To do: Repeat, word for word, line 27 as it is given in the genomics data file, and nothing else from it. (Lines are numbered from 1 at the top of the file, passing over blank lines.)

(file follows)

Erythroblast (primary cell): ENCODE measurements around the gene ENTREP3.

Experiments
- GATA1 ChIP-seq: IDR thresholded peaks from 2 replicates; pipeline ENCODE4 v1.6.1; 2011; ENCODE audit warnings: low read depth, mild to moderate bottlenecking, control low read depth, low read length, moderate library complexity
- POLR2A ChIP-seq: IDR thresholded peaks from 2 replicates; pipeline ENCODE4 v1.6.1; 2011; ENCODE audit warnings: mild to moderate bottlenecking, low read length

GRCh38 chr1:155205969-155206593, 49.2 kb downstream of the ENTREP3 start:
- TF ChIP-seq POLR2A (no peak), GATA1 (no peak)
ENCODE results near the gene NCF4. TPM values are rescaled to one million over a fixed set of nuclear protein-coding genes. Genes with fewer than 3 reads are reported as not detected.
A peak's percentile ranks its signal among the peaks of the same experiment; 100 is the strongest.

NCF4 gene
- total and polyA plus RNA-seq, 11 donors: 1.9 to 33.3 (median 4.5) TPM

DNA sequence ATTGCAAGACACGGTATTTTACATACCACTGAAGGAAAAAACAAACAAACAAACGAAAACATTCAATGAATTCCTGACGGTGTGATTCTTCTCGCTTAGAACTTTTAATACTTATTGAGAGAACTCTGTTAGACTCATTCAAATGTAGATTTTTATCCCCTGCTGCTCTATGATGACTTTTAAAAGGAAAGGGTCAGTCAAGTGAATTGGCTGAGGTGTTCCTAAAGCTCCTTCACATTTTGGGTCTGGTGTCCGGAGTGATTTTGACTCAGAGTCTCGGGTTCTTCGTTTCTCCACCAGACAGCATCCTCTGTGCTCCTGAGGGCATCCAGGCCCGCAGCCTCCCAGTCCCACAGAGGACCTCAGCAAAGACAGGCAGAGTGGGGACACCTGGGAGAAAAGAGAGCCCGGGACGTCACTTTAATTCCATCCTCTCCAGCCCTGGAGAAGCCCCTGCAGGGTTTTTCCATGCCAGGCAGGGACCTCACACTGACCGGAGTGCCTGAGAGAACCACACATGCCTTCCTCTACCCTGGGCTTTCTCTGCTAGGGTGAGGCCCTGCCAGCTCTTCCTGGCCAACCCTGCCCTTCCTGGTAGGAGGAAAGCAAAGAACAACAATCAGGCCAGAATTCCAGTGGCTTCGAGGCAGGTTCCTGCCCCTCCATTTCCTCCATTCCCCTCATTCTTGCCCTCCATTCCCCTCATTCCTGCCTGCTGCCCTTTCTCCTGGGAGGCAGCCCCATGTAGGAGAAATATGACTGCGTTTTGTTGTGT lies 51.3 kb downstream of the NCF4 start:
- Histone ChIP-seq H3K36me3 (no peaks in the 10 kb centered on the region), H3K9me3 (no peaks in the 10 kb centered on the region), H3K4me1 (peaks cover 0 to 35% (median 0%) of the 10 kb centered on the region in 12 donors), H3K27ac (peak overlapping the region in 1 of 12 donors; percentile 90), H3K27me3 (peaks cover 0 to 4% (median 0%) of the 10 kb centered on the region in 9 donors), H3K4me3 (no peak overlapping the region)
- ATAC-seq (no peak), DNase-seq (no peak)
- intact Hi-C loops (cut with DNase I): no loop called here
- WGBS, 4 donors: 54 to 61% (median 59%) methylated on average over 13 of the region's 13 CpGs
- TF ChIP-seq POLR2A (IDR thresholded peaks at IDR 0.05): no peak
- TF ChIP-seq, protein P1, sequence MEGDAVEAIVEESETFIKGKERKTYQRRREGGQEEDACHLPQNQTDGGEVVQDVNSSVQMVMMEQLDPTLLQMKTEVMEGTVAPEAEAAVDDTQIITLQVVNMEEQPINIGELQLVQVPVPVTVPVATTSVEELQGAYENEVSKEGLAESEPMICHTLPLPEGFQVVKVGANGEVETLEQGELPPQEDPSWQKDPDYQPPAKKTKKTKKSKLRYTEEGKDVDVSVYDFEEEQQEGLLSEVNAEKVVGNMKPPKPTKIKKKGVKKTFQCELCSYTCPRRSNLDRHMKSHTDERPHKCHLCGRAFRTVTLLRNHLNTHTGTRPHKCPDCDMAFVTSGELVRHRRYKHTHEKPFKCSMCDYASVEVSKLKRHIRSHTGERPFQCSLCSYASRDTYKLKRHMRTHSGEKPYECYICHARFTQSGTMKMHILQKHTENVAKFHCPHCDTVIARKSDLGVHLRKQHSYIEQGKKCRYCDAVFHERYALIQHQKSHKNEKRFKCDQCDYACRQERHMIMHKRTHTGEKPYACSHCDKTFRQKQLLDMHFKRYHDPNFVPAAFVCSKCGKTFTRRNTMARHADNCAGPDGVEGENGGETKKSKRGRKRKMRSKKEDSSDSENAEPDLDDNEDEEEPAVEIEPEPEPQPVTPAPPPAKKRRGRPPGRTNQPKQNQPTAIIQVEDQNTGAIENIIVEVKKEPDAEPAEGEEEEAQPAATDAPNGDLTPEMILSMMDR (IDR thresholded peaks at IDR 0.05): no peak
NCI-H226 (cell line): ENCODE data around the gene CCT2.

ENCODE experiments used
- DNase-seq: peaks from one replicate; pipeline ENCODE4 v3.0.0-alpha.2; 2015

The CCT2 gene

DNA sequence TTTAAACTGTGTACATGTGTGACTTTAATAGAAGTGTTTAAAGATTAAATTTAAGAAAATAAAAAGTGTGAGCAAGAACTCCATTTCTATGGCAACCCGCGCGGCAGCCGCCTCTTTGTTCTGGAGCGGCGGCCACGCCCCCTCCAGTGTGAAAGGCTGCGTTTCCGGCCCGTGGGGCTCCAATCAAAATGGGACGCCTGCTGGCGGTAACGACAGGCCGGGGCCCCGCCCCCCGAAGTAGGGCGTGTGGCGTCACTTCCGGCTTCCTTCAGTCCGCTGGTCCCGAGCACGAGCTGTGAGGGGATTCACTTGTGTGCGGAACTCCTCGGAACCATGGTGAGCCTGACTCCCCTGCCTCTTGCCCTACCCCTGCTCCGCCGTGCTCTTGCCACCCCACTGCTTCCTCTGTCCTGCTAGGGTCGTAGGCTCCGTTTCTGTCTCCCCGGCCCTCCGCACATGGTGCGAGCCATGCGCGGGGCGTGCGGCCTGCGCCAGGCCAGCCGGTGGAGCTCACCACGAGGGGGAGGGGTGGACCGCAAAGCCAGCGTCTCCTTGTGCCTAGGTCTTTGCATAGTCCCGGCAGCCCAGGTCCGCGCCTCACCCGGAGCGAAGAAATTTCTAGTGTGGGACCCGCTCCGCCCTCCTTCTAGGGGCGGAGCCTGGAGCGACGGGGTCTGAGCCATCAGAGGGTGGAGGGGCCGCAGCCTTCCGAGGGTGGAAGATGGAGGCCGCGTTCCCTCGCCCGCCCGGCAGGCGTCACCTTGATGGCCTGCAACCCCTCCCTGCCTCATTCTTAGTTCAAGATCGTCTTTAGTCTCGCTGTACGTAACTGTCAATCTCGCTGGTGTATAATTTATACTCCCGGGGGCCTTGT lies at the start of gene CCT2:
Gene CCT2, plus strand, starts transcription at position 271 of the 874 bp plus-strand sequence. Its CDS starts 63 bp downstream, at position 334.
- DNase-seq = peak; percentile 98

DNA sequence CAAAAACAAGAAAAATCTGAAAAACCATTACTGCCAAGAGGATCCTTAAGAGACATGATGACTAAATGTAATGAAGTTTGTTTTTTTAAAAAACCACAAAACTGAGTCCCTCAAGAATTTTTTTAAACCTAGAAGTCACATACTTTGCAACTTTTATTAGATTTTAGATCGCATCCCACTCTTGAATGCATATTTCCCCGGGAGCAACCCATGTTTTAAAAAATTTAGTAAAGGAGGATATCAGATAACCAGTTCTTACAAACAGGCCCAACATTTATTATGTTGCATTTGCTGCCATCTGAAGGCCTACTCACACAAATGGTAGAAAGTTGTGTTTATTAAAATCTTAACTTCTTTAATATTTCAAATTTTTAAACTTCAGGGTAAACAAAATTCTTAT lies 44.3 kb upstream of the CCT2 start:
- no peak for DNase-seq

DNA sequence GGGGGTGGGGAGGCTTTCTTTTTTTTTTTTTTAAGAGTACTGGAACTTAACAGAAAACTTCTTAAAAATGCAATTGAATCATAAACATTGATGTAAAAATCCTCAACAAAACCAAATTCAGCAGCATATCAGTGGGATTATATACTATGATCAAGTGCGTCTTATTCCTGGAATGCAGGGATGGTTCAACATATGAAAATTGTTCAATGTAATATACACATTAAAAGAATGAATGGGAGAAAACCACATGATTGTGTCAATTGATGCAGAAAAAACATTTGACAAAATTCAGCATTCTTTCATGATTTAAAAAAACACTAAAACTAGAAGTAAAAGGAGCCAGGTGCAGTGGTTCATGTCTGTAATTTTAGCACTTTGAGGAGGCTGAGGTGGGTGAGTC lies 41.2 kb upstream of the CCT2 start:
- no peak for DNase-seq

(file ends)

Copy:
DNA sequence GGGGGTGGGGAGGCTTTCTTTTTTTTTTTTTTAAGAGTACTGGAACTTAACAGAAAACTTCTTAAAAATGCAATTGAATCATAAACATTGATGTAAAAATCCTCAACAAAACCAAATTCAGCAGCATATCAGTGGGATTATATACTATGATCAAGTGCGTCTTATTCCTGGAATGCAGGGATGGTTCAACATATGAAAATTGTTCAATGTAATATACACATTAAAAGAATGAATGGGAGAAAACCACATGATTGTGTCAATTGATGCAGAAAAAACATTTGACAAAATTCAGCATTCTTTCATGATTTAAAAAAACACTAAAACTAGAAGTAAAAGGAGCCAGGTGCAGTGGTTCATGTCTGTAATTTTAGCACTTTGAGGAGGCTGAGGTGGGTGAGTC lies 41.2 kb upstream of the CCT2 start: